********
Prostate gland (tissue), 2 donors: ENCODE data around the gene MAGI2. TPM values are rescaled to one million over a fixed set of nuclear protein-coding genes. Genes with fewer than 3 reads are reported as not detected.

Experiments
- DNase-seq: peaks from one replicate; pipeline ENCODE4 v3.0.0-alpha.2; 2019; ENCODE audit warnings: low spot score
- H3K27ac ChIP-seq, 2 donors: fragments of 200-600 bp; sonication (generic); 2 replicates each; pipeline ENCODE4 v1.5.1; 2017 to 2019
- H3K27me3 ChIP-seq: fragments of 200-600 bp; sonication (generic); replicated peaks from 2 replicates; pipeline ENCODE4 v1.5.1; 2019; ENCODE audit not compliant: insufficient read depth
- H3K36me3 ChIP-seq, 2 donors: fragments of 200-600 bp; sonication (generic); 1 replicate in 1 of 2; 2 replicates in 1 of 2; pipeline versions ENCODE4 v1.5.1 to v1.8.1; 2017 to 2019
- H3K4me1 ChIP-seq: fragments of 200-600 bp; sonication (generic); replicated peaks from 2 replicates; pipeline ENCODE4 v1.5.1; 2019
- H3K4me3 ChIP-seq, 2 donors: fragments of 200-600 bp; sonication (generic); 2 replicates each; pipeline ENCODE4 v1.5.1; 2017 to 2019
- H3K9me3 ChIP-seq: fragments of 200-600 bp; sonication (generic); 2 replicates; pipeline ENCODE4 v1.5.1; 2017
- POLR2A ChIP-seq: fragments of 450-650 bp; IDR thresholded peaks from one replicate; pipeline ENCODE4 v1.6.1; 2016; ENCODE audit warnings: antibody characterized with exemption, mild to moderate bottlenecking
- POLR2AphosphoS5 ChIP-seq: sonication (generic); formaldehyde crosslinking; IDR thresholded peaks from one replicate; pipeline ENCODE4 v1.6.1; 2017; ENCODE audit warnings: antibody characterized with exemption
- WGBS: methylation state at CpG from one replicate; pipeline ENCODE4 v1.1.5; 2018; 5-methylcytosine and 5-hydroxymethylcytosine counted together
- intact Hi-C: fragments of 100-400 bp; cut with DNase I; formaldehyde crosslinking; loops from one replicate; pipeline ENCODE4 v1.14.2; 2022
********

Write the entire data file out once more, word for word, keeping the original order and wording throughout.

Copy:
Prostate gland (tissue), 2 donors: ENCODE data around the gene MAGI2. TPM values are rescaled to one million over a fixed set of nuclear protein-coding genes. Genes with fewer than 3 reads are reported as not detected.

Experiments
- DNase-seq: peaks from one replicate; pipeline ENCODE4 v3.0.0-alpha.2; 2019; ENCODE audit warnings: low spot score
- H3K27ac ChIP-seq, 2 donors: fragments of 200-600 bp; sonication (generic); 2 replicates each; pipeline ENCODE4 v1.5.1; 2017 to 2019
- H3K27me3 ChIP-seq: fragments of 200-600 bp; sonication (generic); replicated peaks from 2 replicates; pipeline ENCODE4 v1.5.1; 2019; ENCODE audit not compliant: insufficient read depth
- H3K36me3 ChIP-seq, 2 donors: fragments of 200-600 bp; sonication (generic); 1 replicate in 1 of 2; 2 replicates in 1 of 2; pipeline versions ENCODE4 v1.5.1 to v1.8.1; 2017 to 2019
- H3K4me1 ChIP-seq: fragments of 200-600 bp; sonication (generic); replicated peaks from 2 replicates; pipeline ENCODE4 v1.5.1; 2019
- H3K4me3 ChIP-seq, 2 donors: fragments of 200-600 bp; sonication (generic); 2 replicates each; pipeline ENCODE4 v1.5.1; 2017 to 2019
- H3K9me3 ChIP-seq: fragments of 200-600 bp; sonication (generic); 2 replicates; pipeline ENCODE4 v1.5.1; 2017
- POLR2A ChIP-seq: fragments of 450-650 bp; IDR thresholded peaks from one replicate; pipeline ENCODE4 v1.6.1; 2016; ENCODE audit warnings: antibody characterized with exemption, mild to moderate bottlenecking
- POLR2AphosphoS5 ChIP-seq: sonication (generic); formaldehyde crosslinking; IDR thresholded peaks from one replicate; pipeline ENCODE4 v1.6.1; 2017; ENCODE audit warnings: antibody characterized with exemption
- WGBS: methylation state at CpG from one replicate; pipeline ENCODE4 v1.1.5; 2018; 5-methylcytosine and 5-hydroxymethylcytosine counted together
- intact Hi-C: fragments of 100-400 bp; cut with DNase I; formaldehyde crosslinking; loops from one replicate; pipeline ENCODE4 v1.14.2; 2022